Intravenous (IV) vitamin and mineral therapy to a large degree was originally developed several decades ago by the late Dr. John Myers in Baltimore, Maryland. He had discovered through his own clinical practice that the adjunctive use of intravenous vitamin/mineral infusion therapy (aka the Myers’ cocktail) could be significantly helpful for many patients suffering from chronic inflammation, slow cellular or connective tissue healing, or body healing in general. IV Therapy could be helpful to speed up recovery following surgery or physical trauma, improve clinical detoxification, and enhance energy and metabolic efficiency. IV Therapy could also be very helpful to more expediently correct nutritional deficiencies such as iron, magnesium, zinc, or other trace minerals. In addition, Dr. Myers noted that patients with simple infections, such as a cold or flu, and even those suffering from more complex infections, such as pneumonia, could improve the speed of their recovery by the utilization of these IV vitamin infusion therapies. The original formulations used by Dr. Myers were relatively basic and for the most part would include the various vitamins and minerals that would be contained in any multivitamin, including, zinc, copper, selenium, manganese, Vitamin C, Vitamin B12, B-complex vitamins, and calcium. These infusions would be done over a period of 45 minutes to an hour and were administered with a small butterfly needle in an arm vein. The butterfly needle would be the type often used to draw blood samples from a pediatric patient. Thus, there was little to no discomfort. Dr. Myers treated many thousands of individuals with this treatment.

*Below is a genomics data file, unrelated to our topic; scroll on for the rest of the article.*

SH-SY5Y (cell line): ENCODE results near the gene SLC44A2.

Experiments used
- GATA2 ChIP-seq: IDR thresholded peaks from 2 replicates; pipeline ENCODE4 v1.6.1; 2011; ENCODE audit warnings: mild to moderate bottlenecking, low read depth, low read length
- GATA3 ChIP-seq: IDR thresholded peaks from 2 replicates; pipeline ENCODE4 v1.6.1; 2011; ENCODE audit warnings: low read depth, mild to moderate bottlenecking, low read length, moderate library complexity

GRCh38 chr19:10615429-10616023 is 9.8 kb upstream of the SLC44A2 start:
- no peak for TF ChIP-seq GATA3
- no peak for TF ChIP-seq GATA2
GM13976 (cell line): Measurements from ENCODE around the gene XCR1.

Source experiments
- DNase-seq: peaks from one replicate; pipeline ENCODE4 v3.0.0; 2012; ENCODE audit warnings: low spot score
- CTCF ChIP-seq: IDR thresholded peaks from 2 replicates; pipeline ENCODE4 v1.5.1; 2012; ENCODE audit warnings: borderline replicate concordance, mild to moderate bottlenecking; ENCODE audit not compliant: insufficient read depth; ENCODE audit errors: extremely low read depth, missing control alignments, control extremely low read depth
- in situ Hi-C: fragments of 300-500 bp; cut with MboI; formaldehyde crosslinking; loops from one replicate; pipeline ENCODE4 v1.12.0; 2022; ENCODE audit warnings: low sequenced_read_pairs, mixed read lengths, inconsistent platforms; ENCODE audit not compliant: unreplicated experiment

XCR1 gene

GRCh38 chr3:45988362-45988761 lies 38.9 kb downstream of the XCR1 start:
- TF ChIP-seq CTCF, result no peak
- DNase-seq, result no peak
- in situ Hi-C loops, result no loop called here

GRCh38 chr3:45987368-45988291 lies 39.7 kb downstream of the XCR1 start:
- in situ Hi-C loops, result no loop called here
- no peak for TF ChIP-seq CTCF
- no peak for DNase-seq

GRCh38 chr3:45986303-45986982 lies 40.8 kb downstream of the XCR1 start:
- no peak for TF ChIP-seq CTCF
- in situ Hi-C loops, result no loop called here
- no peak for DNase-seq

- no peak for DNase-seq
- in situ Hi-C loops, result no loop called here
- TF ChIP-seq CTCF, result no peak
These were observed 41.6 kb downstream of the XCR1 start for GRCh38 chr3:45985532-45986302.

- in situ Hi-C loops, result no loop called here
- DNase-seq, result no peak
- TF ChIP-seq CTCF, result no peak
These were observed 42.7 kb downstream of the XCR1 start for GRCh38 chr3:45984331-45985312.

Dr. Myers’ initial discoveries and therapies were expanded and further refined primarily through the work of Alan Gaby, M.D., and Jonathan Wright, M.D. I, myself, learned of the therapy many years ago while in my own residency from Dr. Gaby. These therapies have now been used around the world by thousands of practitioners over the years and have undergone significant evolution and development with the availability of many other nutrients such as GPC for brain function, amino acids, phosphatidylcholine to restore heart function, circulation and brain function efficiency.
At our clinic, we have performed well over 100,000 IV therapies, and for many patients, they provide a core essential contribution to enhancing their overall well-being. The therapies are individualized depending on the clinical laboratory chemistries of each patient. The general rationale nutritionally is that an IV infusion will bypass the limitation of the digestive tract and its own mitigated ability to absorb directly and enhance the plasma or blood availability of any given nutrient. Therefore, deficiencies, once diagnosed, can be corrected with a few IV vitamin infusions administered over one to three weeks in what might otherwise have taken two to three years of oral supplementation to restore normal levels. In that context, it can provide a much more helpful or accelerated cellular rejuvenation and response.